Blue is all around us: it is the colour of the sky and the sea. But the colour blue appears throughout history as more than just a physiological phenomenon of light; it is a symbol, a state of being and thinking – a vehicle through which to express the depths of human emotion.
Johann Wolfgang von Goethe’s ruminations on the psychological nature of colour and its link to emotion in Theory of Colours was one of the earliest philosophical texts on the subject. He wrote of blue:
‘As yellow is always accompanied with light, so it may be said that blue still brings a principle of darkness with it.
This color has a peculiar and almost indescribable effect on the eye. As a hue it is powerful — but it is on the negative side, and in its highest purity is, as it were, a stimulating negation. Its appearance, then, is a kind of contradiction between excitement and repose…
…we love to contemplate blue, not because it advances to us, but because it draws us after it.
Blue gives us an impression of cold, and thus, again, reminds us of shade. We have before spoken of its affinity with black.’
(Johann Wolfgang von Goethe, Theory of Colours, 1810, p. 310-11)
Nineteenth century writer and philosopher Henry David Thoreau contemplated the colour blue in his writings, which moved between a documentation of the world and his ruminations on the abstract and metaphysical. He wrote in his journal on the 25 May 1851:
‘We love to see any part of the earth tinged with blue, cerulean, the color of the sky, the celestial color.’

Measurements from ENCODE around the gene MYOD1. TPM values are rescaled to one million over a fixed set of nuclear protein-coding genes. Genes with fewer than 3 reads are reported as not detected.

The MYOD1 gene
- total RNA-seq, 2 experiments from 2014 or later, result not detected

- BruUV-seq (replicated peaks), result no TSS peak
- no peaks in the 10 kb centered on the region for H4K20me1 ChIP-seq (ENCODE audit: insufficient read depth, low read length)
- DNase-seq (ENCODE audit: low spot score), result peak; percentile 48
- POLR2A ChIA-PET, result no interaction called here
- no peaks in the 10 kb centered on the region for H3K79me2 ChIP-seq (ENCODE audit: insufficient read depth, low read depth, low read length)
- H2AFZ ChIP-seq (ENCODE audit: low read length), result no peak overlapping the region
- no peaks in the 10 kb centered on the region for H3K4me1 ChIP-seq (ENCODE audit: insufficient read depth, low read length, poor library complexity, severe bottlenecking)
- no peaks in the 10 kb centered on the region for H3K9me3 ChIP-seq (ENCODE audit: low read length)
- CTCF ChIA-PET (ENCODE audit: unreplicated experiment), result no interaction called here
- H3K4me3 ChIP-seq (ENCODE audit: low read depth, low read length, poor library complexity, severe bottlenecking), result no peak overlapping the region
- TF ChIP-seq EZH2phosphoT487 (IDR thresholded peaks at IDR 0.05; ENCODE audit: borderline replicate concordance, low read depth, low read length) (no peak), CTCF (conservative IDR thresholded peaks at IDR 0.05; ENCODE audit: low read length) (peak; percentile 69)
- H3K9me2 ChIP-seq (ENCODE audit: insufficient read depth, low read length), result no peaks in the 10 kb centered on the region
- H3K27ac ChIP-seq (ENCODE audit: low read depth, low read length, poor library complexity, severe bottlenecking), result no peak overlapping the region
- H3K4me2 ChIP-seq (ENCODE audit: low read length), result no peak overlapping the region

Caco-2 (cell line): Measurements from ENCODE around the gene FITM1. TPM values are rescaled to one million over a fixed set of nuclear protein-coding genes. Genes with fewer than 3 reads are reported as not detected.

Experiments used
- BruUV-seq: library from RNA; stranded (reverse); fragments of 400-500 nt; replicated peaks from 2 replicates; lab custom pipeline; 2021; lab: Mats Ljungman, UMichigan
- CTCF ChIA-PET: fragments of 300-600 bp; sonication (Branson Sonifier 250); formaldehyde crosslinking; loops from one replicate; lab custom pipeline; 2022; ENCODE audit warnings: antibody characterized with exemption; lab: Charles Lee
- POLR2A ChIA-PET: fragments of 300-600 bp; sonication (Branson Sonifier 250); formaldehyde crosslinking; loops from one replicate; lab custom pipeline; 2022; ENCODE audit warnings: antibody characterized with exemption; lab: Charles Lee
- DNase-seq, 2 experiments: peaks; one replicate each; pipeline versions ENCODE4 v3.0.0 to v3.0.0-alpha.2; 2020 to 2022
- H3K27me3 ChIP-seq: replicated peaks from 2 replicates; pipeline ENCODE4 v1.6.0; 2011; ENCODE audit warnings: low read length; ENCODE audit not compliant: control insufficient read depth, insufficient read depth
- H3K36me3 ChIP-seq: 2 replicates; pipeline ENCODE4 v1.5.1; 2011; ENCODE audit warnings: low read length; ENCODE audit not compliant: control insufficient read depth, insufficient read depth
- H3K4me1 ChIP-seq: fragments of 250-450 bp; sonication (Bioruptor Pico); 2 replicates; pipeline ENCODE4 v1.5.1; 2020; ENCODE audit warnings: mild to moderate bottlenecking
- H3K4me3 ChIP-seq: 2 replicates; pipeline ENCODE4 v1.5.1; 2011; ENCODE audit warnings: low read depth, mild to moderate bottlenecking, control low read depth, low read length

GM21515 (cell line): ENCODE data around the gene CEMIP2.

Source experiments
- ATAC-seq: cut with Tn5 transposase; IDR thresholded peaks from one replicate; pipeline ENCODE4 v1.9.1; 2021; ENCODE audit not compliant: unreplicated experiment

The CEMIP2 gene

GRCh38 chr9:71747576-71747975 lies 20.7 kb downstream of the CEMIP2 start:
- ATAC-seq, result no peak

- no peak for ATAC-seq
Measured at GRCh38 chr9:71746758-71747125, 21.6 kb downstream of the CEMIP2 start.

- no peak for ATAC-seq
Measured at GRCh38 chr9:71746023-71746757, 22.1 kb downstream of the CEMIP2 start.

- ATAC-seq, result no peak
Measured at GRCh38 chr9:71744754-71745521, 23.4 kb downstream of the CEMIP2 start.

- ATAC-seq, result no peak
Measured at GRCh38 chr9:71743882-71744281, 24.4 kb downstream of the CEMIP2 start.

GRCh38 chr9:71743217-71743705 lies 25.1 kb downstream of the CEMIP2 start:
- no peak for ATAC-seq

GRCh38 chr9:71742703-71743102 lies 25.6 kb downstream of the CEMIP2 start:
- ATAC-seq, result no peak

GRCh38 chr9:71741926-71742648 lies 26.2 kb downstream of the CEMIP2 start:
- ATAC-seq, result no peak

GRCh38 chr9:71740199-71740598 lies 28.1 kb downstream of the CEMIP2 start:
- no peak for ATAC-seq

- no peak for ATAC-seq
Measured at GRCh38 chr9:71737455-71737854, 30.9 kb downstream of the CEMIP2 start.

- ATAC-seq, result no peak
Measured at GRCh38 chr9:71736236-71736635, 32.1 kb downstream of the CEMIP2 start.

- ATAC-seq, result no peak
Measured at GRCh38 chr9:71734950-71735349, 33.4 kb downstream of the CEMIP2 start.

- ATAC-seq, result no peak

(Henry David Thoreau, The Journal, 1837–1861, 2009, p. 109)
Similarly, in A Field Guide to Getting Lost, her reflection on the unknown, Rebecca Solnit writes about ‘the blue of distance’ and its connection to desire:
‘The world is blue at its edges and in its depths. This blue is the light that got lost. Light at the blue end of the spectrum does not travel the whole distance from the sun to us. It disperses among the molecules of the air, it scatters in water. Water is colorless, shallow water appears to be the color of whatever lies underneath it, but deep water is full of this scattered light, the purer the water the deeper the blue. The sky is blue for the same reason, but the blue at the horizon, the blue of land that seems to be dissolving into the sky, is a deeper, dreamier, melancholy blue, the blue at the farthest reaches of the places where you see for miles, the blue of distance. This light that does not touch us, does not travel the whole distance, the light that gets lost, gives us the beauty of the world, so much of which is in the color blue…
The color of that distance is the color of an emotion, the color of solitude and of desire, the color of there seen from here, the color of where you are not. And the color of where you can never go…
The blue of distance comes with time, with the discovery of melancholy, of loss, the texture of longing, of the complexity of the terrain we traverse, and with the years of travel.’
(Rebecca Solnit, A Field Guide to Getting Lost, 2005, p. 29, 39)
In Bluets, Maggie Nelson writes a meditation on the colour blue; a love letter to the colour, which stands in for heartbreak and grief. In 240 ‘propositions’, which pose more questions than provide answers, Nelson offers a poetic reflection on art, philosophy, literature and emotion. She writes:
‘And so I fell in love with a colour—in this case, the color blue—as if falling under a spell, a spell I fought to stay under and get out from under, in turns.’
(Maggie Nelson, Bluets, 2009, p. 1)
‘Having the blues’ is commonly understood to refer to feelings of sadness, melancholy, longing, misery, loss or depression. Artists, writers and musicians have long been fascinated with capturing the blues, through paint, poetry, prose and song. And it is through these mediums that the expression has entered common usage.